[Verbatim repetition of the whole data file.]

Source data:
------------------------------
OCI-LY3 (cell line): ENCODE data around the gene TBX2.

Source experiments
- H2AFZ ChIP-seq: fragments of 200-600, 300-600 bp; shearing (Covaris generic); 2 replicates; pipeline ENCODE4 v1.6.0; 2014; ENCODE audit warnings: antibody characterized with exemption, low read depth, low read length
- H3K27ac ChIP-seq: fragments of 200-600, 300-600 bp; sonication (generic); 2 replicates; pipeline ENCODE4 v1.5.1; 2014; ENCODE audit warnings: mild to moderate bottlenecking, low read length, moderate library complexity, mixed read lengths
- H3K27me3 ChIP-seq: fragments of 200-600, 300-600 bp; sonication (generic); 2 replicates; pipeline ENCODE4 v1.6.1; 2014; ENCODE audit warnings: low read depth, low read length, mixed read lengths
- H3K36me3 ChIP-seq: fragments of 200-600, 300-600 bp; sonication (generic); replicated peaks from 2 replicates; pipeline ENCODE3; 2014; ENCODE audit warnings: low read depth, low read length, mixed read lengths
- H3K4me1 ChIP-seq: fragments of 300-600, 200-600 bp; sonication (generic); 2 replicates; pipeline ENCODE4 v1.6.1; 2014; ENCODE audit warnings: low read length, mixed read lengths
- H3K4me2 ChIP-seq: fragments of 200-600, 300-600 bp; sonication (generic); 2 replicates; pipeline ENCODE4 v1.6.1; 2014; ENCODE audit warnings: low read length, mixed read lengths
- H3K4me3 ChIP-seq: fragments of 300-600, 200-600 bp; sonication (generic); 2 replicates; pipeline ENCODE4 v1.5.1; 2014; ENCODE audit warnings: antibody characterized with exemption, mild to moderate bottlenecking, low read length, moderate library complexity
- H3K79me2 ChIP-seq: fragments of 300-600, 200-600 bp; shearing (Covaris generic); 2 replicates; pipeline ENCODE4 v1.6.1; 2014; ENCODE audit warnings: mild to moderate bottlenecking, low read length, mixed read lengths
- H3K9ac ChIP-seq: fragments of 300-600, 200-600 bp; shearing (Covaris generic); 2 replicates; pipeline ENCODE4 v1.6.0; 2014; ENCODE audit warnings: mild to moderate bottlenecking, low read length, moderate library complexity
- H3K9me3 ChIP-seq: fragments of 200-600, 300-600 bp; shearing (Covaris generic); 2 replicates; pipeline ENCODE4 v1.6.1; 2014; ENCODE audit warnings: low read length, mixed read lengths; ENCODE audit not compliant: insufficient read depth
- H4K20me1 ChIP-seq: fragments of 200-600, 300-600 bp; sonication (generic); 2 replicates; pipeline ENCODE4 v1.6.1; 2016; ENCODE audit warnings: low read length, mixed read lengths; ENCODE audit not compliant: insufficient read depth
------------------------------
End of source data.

OCI-LY3 (cell line): ENCODE data around the gene TBX2.

Source experiments
- H2AFZ ChIP-seq: fragments of 200-600, 300-600 bp; shearing (Covaris generic); 2 replicates; pipeline ENCODE4 v1.6.0; 2014; ENCODE audit warnings: antibody characterized with exemption, low read depth, low read length
- H3K27ac ChIP-seq: fragments of 200-600, 300-600 bp; sonication (generic); 2 replicates; pipeline ENCODE4 v1.5.1; 2014; ENCODE audit warnings: mild to moderate bottlenecking, low read length, moderate library complexity, mixed read lengths
- H3K27me3 ChIP-seq: fragments of 200-600, 300-600 bp; sonication (generic); 2 replicates; pipeline ENCODE4 v1.6.1; 2014; ENCODE audit warnings: low read depth, low read length, mixed read lengths
- H3K36me3 ChIP-seq: fragments of 200-600, 300-600 bp; sonication (generic); replicated peaks from 2 replicates; pipeline ENCODE3; 2014; ENCODE audit warnings: low read depth, low read length, mixed read lengths
- H3K4me1 ChIP-seq: fragments of 300-600, 200-600 bp; sonication (generic); 2 replicates; pipeline ENCODE4 v1.6.1; 2014; ENCODE audit warnings: low read length, mixed read lengths
- H3K4me2 ChIP-seq: fragments of 200-600, 300-600 bp; sonication (generic); 2 replicates; pipeline ENCODE4 v1.6.1; 2014; ENCODE audit warnings: low read length, mixed read lengths
- H3K4me3 ChIP-seq: fragments of 300-600, 200-600 bp; sonication (generic); 2 replicates; pipeline ENCODE4 v1.5.1; 2014; ENCODE audit warnings: antibody characterized with exemption, mild to moderate bottlenecking, low read length, moderate library complexity
- H3K79me2 ChIP-seq: fragments of 300-600, 200-600 bp; shearing (Covaris generic); 2 replicates; pipeline ENCODE4 v1.6.1; 2014; ENCODE audit warnings: mild to moderate bottlenecking, low read length, mixed read lengths
- H3K9ac ChIP-seq: fragments of 300-600, 200-600 bp; shearing (Covaris generic); 2 replicates; pipeline ENCODE4 v1.6.0; 2014; ENCODE audit warnings: mild to moderate bottlenecking, low read length, moderate library complexity
- H3K9me3 ChIP-seq: fragments of 200-600, 300-600 bp; shearing (Covaris generic); 2 replicates; pipeline ENCODE4 v1.6.1; 2014; ENCODE audit warnings: low read length, mixed read lengths; ENCODE audit not compliant: insufficient read depth
- H4K20me1 ChIP-seq: fragments of 200-600, 300-600 bp; sonication (generic); 2 replicates; pipeline ENCODE4 v1.6.1; 2016; ENCODE audit warnings: low read length, mixed read lengths; ENCODE audit not compliant: insufficient read depth